Colour expert Martin Parsons discusses the latest colour standards and how to achieve them.
In the world of sitting at home watching television, 4K is a wave that’s still to break. High Definition was designed to provide as much resolution as viewers need. In blind tests run by EBU back in 2013, audiences shown HD and 4K resolution TVs did not see enough difference to justify upgrading.
So it became clear to television manufacturers that the next generation of sets would have to offer more than just increased resolution, and they’ve driven the industry to improve content quality to make the new consumer technology more appealing.
There is a set of standards for image and sound quality in content for 4K TV. And the key differentiator between the HD and 4K television viewing experience is in colour, high dynamic range and higher frame rates as expert Martin Parsons explains.
As humans we can see all the different wavelengths of visible light – in fact the full colour space discernible by us. But in a monitor or projector you’ve got only three primary colours, and the range of colours it can show depends on how pure, or saturated, those primary colours are.
This is why international standards are set by the International Telecommunication Union (ITU), which is part of the United Nations. Their remit is to bring television to everyone, regardless of their location or means. All your reference monitors should comply with their standards. So we’re already familiar with Rec. 709 (officially called ITU-R BT.709) for HD video. We line up all our monitors with that colour gamut and white point to ensure that they match HD television outputs.
With film, as opposed to television, we used to rely on what Fuji or Kodak or Agfa produced in their camera negatives, and from that the derived film print that would be projected in cinemas. When we switched from film to digital projection a group of people – mainly directors, DOPs and the studios – set up the DCI (Digital Cinema Initiatives) to establish a standard for the quality of digital movie projection. They also standardised the file formats and security to deliver to the cinema projectors.
The DCI also wanted to make sure that cinema projectors were replicating as close as possible the colour gamut of film, so they set a new standard colour gamut, which we know as P3. Now all cinema projectors need to be able to show that colour gamut.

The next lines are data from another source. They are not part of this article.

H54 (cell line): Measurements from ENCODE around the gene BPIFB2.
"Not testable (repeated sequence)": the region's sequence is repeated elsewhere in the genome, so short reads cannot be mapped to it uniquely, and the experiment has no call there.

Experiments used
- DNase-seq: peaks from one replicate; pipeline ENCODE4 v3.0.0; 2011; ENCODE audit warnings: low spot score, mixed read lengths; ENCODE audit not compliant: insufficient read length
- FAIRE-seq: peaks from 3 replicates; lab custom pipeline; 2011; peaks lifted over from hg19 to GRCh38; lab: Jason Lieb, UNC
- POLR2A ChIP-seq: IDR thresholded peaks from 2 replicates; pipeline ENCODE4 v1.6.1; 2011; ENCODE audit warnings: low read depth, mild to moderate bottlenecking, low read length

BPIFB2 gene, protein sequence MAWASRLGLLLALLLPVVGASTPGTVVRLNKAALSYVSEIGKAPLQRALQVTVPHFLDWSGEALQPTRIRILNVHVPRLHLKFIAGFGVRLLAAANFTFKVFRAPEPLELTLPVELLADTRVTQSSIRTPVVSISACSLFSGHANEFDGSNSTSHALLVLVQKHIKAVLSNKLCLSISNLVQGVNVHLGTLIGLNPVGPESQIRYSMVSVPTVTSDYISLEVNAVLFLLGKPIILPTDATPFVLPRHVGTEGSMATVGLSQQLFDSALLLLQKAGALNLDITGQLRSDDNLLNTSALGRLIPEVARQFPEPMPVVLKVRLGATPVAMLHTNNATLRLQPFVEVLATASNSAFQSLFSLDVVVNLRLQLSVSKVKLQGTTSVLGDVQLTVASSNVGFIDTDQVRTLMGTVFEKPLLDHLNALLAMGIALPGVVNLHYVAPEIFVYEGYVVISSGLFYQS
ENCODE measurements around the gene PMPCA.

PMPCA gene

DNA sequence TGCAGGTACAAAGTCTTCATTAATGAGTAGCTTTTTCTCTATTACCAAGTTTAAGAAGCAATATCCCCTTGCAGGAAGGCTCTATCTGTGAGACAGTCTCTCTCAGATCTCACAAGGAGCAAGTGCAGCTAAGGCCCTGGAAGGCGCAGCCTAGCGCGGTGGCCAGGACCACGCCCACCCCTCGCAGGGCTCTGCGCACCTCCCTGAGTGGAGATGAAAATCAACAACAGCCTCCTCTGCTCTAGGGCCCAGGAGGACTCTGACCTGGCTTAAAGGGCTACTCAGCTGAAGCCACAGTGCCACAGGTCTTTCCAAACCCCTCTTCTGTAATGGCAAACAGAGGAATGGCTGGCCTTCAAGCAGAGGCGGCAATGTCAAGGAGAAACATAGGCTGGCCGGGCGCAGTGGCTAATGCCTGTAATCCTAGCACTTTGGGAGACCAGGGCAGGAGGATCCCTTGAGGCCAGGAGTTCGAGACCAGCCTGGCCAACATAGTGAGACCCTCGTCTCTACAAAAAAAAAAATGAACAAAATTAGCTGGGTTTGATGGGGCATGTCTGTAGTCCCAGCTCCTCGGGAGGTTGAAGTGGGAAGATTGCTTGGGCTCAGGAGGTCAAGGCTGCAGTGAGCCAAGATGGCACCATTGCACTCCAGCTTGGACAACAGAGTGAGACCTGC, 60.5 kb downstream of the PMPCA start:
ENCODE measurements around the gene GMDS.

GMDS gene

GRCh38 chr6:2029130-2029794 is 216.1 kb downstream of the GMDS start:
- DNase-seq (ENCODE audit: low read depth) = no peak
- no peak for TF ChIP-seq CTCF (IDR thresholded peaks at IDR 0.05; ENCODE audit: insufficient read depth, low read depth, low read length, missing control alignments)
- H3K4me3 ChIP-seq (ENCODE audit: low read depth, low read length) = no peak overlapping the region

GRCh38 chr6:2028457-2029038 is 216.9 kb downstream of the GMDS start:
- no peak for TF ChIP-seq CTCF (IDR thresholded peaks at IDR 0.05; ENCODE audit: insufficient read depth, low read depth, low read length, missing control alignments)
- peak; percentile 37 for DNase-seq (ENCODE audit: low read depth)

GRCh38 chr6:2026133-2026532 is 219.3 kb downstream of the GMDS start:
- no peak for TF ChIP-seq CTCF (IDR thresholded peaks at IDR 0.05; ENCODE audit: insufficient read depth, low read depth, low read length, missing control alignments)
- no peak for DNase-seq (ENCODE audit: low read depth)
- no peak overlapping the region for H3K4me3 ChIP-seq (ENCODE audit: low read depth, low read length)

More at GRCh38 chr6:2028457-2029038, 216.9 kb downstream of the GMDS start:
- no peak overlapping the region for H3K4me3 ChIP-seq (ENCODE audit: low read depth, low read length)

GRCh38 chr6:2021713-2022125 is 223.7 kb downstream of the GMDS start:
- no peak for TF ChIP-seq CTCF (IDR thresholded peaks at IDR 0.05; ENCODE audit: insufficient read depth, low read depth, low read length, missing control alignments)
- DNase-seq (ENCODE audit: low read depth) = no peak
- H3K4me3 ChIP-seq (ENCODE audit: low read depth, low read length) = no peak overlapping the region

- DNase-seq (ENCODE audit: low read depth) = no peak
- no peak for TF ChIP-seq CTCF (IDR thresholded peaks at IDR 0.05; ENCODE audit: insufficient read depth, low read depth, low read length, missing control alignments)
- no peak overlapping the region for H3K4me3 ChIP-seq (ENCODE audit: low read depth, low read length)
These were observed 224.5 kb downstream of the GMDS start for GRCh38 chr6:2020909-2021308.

(Note that the P3 colour gamut is bigger than Rec. 709, but still doesn’t cover anywhere near the full range of colours that the average person can see.)
And now we come to Ultra High Definition (UHD) or ‘4K’ TV. The standards for this new UHD format include immersive audio (up to 22.2 from 5.1), higher frame rates (up to 100fps from 25fps in the UK and Europe), WCG (wide colour gamut) and HDR (high dynamic range). The ITU has just recently published ITU-R BT.2100, the standard for HDR. The new colour gamut for 4K TV is wider than both Rec. 709 and P3, and is called Rec. 2020 (a.k.a. ITU-R BT.2020). These are the standards that drive the production of better content for the next generation of televisions.
Unfortunately, no TV or monitor can fully achieve the new Rec. 2020 colour gamut. At the moment they can reach between 80% and 90% (or so it’s claimed) of Rec. 2020, depending on the measurement methodology used. The only device that can fully display Rec.2020 is a laser-illuminated digital movie projector, that can produce the purity of red, green and blue to show such a wide colour gamut. That device costs about $1million. But the aim of the new Rec.2020 colour gamut is for future technology to be able to attain this huge colour gamut.
Broadcasters are still working on meeting the new standards. Netflix and Amazon already deliver content in HDR, and Sky has just moved to UHD resolution. The BBC have also been doing research and in fact their HDR development has been included in the ITU-R BT.2100 HDR standard.